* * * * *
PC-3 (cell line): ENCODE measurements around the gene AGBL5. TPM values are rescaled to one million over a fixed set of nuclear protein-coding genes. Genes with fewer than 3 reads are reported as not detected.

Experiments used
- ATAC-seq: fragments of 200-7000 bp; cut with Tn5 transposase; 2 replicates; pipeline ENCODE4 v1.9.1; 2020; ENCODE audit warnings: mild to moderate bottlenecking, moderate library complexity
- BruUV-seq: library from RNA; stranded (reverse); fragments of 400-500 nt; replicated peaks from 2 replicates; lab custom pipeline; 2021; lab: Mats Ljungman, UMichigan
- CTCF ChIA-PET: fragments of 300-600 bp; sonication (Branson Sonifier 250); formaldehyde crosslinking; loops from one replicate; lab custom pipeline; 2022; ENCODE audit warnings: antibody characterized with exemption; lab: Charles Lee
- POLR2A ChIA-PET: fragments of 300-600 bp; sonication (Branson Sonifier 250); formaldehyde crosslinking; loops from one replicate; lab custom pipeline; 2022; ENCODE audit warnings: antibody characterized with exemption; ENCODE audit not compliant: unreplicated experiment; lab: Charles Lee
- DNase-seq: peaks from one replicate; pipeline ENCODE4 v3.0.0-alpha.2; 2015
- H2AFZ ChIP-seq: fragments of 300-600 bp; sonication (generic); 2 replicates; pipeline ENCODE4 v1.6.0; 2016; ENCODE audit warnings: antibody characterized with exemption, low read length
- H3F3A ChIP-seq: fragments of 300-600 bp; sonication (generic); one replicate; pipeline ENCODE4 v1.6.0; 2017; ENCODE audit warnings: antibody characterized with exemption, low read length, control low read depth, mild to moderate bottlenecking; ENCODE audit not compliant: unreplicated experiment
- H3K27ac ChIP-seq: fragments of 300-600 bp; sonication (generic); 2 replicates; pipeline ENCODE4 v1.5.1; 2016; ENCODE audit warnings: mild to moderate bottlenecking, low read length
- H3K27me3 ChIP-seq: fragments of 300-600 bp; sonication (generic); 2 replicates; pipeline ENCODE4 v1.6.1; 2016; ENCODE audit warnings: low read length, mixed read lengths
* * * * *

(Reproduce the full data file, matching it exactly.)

PC-3 (cell line): ENCODE measurements around the gene AGBL5. TPM values are rescaled to one million over a fixed set of nuclear protein-coding genes. Genes with fewer than 3 reads are reported as not detected.

Experiments used
- ATAC-seq: fragments of 200-7000 bp; cut with Tn5 transposase; 2 replicates; pipeline ENCODE4 v1.9.1; 2020; ENCODE audit warnings: mild to moderate bottlenecking, moderate library complexity
- BruUV-seq: library from RNA; stranded (reverse); fragments of 400-500 nt; replicated peaks from 2 replicates; lab custom pipeline; 2021; lab: Mats Ljungman, UMichigan
- CTCF ChIA-PET: fragments of 300-600 bp; sonication (Branson Sonifier 250); formaldehyde crosslinking; loops from one replicate; lab custom pipeline; 2022; ENCODE audit warnings: antibody characterized with exemption; lab: Charles Lee
- POLR2A ChIA-PET: fragments of 300-600 bp; sonication (Branson Sonifier 250); formaldehyde crosslinking; loops from one replicate; lab custom pipeline; 2022; ENCODE audit warnings: antibody characterized with exemption; ENCODE audit not compliant: unreplicated experiment; lab: Charles Lee
- DNase-seq: peaks from one replicate; pipeline ENCODE4 v3.0.0-alpha.2; 2015
- H2AFZ ChIP-seq: fragments of 300-600 bp; sonication (generic); 2 replicates; pipeline ENCODE4 v1.6.0; 2016; ENCODE audit warnings: antibody characterized with exemption, low read length
- H3F3A ChIP-seq: fragments of 300-600 bp; sonication (generic); one replicate; pipeline ENCODE4 v1.6.0; 2017; ENCODE audit warnings: antibody characterized with exemption, low read length, control low read depth, mild to moderate bottlenecking; ENCODE audit not compliant: unreplicated experiment
- H3K27ac ChIP-seq: fragments of 300-600 bp; sonication (generic); 2 replicates; pipeline ENCODE4 v1.5.1; 2016; ENCODE audit warnings: mild to moderate bottlenecking, low read length
- H3K27me3 ChIP-seq: fragments of 300-600 bp; sonication (generic); 2 replicates; pipeline ENCODE4 v1.6.1; 2016; ENCODE audit warnings: low read length, mixed read lengths